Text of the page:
We’re in the middle of a pandemic, thousands are dying in hospitals, schools are closed and millions are worried for their livelihoods. The question “what’s the purpose of business?” could feel like a blast from the past, from a bygone era where we had nothing better to do than discuss “social purpose” at length.
I agree. This is not the time for debate. But it is time for action. The water sector agrees. Many water companies see the Covid-19 pandemic as an opportunity to make a material and positive contribution to society like never before. And to show in actions that the interests of customers and wider society sit at the heart of the business and the decisions they’re making at this time.
The strong public service ethos of those working in the industry has already borne fruit. Frontline workers’ commitment – and that of those supporting them – has come to the fore. Contingency plans have kicked in and, despite social distancing restrictions, customers continue to receive reliable water and waste services that are critical for public health at this time. For this, and the swift escalation of support for people struggling to pay their water bills, the industry should be congratulated.
The resilience of the water companies is being tested and so far is holding up well but the challenge is far from over. Beyond the delivery of core functions, company Boards wishing to provide public value will face important questions. Do they put employees with less to do on part time pay or keep the salary bill constant to support the local community? Can they provide their contractors with vital cash flow as business elsewhere dries up? Are they providing support from their own finances, not just relying on other customers to pay for social tariffs for those who are vulnerable? Do their financial decisions allow them to be a shock absorber during the economic downturn that is upon us? Will they continue to deliver fully on their promises about the environment?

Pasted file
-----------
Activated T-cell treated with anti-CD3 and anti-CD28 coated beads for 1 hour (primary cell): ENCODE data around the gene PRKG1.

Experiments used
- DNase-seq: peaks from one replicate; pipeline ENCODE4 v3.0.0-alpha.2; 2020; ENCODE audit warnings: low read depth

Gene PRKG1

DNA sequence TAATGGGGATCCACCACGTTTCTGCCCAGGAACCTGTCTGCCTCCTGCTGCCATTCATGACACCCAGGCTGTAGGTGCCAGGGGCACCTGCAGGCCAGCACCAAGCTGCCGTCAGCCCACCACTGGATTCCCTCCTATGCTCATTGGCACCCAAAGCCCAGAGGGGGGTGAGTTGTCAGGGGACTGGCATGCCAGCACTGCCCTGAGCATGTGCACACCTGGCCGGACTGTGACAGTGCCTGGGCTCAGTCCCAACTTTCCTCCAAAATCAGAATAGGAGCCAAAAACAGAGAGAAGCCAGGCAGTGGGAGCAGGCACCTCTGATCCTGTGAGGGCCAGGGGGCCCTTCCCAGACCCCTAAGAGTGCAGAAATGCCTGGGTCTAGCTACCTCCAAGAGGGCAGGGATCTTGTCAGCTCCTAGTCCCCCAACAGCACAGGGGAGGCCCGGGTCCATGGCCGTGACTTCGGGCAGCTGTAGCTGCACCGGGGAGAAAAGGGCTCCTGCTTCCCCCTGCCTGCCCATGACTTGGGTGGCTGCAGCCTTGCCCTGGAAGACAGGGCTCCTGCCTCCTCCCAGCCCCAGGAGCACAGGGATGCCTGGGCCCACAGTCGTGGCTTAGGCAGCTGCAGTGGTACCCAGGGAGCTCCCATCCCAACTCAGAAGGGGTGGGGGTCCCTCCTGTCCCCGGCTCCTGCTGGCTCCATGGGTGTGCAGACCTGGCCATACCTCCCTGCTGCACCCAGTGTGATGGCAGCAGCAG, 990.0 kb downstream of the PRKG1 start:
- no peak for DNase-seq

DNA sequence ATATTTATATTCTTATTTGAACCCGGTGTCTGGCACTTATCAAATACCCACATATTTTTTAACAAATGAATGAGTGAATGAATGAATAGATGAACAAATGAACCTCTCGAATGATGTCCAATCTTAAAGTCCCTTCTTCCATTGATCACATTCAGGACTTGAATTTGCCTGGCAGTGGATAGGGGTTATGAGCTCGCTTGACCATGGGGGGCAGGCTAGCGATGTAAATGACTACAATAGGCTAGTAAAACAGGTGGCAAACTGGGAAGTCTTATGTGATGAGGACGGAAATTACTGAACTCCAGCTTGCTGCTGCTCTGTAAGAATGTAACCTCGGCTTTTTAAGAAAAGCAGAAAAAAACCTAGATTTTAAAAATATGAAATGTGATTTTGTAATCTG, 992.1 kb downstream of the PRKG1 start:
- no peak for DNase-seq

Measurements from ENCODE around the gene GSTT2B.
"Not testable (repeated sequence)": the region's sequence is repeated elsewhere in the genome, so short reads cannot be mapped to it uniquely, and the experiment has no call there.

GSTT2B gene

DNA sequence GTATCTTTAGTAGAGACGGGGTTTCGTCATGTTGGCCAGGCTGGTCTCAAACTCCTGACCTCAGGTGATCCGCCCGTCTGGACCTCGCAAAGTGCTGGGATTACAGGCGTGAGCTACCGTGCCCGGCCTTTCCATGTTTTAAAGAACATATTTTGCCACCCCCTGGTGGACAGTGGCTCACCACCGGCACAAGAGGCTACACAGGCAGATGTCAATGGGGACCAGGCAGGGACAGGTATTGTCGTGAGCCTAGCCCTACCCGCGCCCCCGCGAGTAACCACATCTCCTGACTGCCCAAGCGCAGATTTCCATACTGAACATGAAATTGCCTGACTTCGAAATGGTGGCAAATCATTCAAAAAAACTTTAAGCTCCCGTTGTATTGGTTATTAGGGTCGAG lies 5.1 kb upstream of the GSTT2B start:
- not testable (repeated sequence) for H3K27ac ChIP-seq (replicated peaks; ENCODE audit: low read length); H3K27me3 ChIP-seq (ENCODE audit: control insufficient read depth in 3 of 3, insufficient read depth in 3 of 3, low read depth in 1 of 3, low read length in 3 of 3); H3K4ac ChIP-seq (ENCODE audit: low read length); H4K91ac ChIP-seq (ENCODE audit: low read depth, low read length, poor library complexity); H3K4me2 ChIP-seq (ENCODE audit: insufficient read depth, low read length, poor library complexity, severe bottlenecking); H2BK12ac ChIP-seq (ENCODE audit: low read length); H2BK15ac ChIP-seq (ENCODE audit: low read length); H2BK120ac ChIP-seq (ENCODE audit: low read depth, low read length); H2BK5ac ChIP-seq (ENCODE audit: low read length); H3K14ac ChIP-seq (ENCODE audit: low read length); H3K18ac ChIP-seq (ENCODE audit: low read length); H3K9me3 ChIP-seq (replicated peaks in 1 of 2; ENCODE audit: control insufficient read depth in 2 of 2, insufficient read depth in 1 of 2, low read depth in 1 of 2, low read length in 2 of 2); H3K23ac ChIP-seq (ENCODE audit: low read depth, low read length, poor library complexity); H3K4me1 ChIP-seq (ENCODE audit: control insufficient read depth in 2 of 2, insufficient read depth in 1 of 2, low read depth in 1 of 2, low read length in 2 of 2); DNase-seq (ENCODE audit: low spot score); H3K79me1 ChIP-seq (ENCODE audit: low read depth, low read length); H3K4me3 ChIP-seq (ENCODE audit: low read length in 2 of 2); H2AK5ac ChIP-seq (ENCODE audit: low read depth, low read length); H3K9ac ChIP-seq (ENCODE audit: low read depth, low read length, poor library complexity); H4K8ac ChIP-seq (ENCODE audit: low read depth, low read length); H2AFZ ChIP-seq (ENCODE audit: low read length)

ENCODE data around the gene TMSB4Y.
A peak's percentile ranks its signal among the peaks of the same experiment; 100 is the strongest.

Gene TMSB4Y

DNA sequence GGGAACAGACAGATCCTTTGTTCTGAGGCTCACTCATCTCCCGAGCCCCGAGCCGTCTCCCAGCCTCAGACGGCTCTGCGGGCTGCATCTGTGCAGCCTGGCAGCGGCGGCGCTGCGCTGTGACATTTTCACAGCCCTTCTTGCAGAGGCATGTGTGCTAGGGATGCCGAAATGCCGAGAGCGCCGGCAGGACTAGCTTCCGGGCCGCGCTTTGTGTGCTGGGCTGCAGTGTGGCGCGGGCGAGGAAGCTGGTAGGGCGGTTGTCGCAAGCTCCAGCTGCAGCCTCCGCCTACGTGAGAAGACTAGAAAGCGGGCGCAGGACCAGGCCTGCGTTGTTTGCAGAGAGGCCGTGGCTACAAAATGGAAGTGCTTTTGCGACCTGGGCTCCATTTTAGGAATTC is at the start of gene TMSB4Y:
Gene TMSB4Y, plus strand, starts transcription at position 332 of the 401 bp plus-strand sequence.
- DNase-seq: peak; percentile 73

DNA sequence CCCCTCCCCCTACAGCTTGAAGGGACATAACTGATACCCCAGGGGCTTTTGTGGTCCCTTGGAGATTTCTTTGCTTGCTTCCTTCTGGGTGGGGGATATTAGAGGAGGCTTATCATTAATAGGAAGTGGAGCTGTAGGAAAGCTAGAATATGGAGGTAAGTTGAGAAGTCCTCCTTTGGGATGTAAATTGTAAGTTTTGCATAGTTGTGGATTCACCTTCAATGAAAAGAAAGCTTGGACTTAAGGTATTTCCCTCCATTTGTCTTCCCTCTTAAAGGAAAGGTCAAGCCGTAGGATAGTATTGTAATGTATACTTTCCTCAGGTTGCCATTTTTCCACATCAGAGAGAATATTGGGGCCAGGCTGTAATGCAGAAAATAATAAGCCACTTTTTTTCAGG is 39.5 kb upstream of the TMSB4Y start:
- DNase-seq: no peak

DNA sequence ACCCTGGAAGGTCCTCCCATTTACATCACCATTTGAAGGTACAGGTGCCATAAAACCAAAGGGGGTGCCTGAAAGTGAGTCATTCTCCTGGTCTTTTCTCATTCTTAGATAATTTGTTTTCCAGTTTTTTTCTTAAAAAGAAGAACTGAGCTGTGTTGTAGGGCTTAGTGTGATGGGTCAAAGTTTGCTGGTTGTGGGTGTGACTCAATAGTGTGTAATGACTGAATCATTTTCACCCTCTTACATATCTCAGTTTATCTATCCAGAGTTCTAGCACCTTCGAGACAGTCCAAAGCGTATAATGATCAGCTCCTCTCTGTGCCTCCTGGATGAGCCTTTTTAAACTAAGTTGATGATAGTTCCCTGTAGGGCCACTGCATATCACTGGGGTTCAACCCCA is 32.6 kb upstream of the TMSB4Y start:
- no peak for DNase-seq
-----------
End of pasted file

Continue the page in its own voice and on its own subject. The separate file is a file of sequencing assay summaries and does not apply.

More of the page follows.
There are some early encouraging signs, with some companies creating funds for local communities or providing targeted help for those on the front line in the efforts to tackle Covid-19. The industry is coming together to support the contractor community.
One thing is clear though. The public is watching and judging how business responds to this crisis. Over recent weeks, there has been widespread commentary about how high street retailers, airlines, railways, supermarkets, insurers, banks and many others have reacted in terms of their behaviours towards employees, their supply chain, and, of course, their customers. The question “what does it mean to be a responsible business?” including how today’s circumstances should influence executive pay and dividend decisions, has moved from the business pages to being front and centre of people’s mind.
I’m looking forward to seeing more examples of how a public service ethos is driving decisions in water companies to support the local environment and communities they serve.
– Chief Exective, Rachel Fletcher
[Edited on 9 April 2020 at 15.15pm]